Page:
In Aspergillus nidulans, a fungus that possesses negligible, if any, levels of methylation in its genome, low concentrations of 5-azacytidine (5-AC) convert a high percentage of the cell population to fluffy phenotypic variants through a heritable modification of a single nuclear gene (M. Tamame, F. Antequera, J. R. Villanueva, and T. Santos, Mol. Cell. Biol. 3:2287-2297, 1983). This new 5-AC-altered locus, designated here fluF1, was mapped as the closest marker to the centromere that has bee...

  10. A Thankful Bird

    Institute of Scientific and Technical Information of China (English)

    颜巧玲

    2002-01-01

    One day, I was playing in the woods when I saw a bird standing on a tree branch in the rain. “Poor bird, I thought, ”He has no home. “When I got home, I set down to make a house for the bird so that the bird would not catch rain any longer.

  11. A flu optical immunoassay (ThermoBioStar's FLU OIA): a diagnostic tool for improved influenza management.

    OpenAIRE

    Tucker, S P; Cox, C.; Steaffens, J

    2001-01-01

    ThermoBioStar's and Biota's flu optical immunoassay (FLU OIA) is a rapid test designed to diagnose influenza A and B infection using a variety of specimen types. The assay uses highly sensitive thin-film detection methods, coupled with specific monoclonal antibodies to the nucleoprotein. The test is simple to perform, requires no instrumentation and is intended to provide a result within 15 min of test initiation in the 'point-of-care' environment. In initial clinical studies, the assay was d...

  12. FluShuffle and FluResort: new algorithms to identify reassorted strains of the influenza virus by mass spectrometry

    OpenAIRE

    Lun Aaron TL; Wong Jason WH; Downard Kevin M

    2012-01-01

    Abstract Background Influenza is one of the oldest and deadliest infectious diseases known to man. Reassorted strains of the virus pose the greatest risk to both human and animal health and have been associated with all pandemics of the past century, with the possible exception of the 1918 pandemic, resulting in tens of millions of deaths. We have developed and tested new computer algorithms, FluShuffle and FluResort, which enable reassorted viruses to be identified by the most rapid and dire...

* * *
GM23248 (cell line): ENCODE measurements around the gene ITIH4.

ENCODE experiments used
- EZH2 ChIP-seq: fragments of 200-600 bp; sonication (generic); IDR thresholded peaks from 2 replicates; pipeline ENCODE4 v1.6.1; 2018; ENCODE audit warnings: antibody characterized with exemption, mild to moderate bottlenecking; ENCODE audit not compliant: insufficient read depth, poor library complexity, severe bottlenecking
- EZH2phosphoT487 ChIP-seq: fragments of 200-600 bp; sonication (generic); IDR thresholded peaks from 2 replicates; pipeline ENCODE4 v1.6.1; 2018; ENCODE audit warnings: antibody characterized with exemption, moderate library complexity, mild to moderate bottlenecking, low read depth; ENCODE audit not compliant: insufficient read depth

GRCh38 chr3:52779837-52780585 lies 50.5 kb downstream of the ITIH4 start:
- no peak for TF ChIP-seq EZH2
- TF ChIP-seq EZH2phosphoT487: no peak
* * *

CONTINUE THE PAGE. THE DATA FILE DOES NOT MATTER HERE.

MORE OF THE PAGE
13. SWINE FLU (H1N1 VIRUS, PREVENTION AND THEIR TREATMENT: A REVIEW

    Directory of Open Access Journals (Sweden)

    Jaiswal Amit

    2011-05-01

    Full Text Available Swine flu has been confirmed in a number of countries and it is spreading from human to human, which could lead to what is referred to as a pandemic flu outbreak. Pandemic flu is different from ordinary flu because it’s a new flu virus that appears in humans and spreads very quickly from person to person worldwide. The World Health Organization (WHO is closely monitoring cases of swine flu globally to see whether this virus develops into a pandemic. Because it’s a new virus, no one will have immunity to it and everyone could be at risk of catching it. This includes healthy adults as well as older people, young children and those with existing medical conditions. Tamiflu (Oseltamivir and Ralenza (Zanamivir can treat the H1 N1 swine flu strain.

  14. Scare of Avian Flu Revisits India: A Bumpy Road Ahead

    Directory of Open Access Journals (Sweden)

    Rajnish Kumar Rai

    2008-04-01

    Full Text Available With the threat of an avian flu pandemic once again looming over eastern India, issues regarding patents and affordability and accessibility of drugs have taken center stage. The key priority of India should be to remain prepared to address the public health crisis effectively, by stockpiling the drug tamiflu so that it can be easily distributed and administered to the needy.India had been confronted with a serious threat of avian flu in 2005-06, but past experience shows that, despite having some of the broadest and most comprehensive compulsory patent licensing laws, India's policymaking elite shied away from fully exploiting these legal 'flexibilities.' Fortunately, the danger of avian flu did not turn into a substantial public health crisis that year. Under this backdrop, this paper explores various ‘flexibilities’ available in the Indian patent law and suggests short term and long term strategies to effectively tackle the impending danger of an avian flu pandemic, and similar public health crises in future. This paper will discuss potential areas of conflict between the indigenous generic drug firms and the multi-national companies with respect to TRIPS compliance in the event that these flexibilities are exploited. This paper also highlights the administrative constraints and the economic viability of the compulsory licensing system. Finally, this paper shows how political will is often more critical than having well documented provisions in statute books to respond to such situations effectively.

  15. H1N1 Flu and Antiviral Drugs

    Centers for Disease Control (CDC) Podcasts

    2009-05-02

    This podcast discusses the use of antiviral drugs for treating and preventing the H1N1 flu virus.  Created: 5/2/2009 by Coordinating Center for Infectious Diseases, National Center for Immunization and Respiratory Diseases, Influenza Division (CCID/NCIRD/ID).   Date Released: 5/2/2009.

  16. Don't Get, Don't Spread: Seasonal Flu

    Centers for Disease Control (CDC) Podcasts

    2010-09-29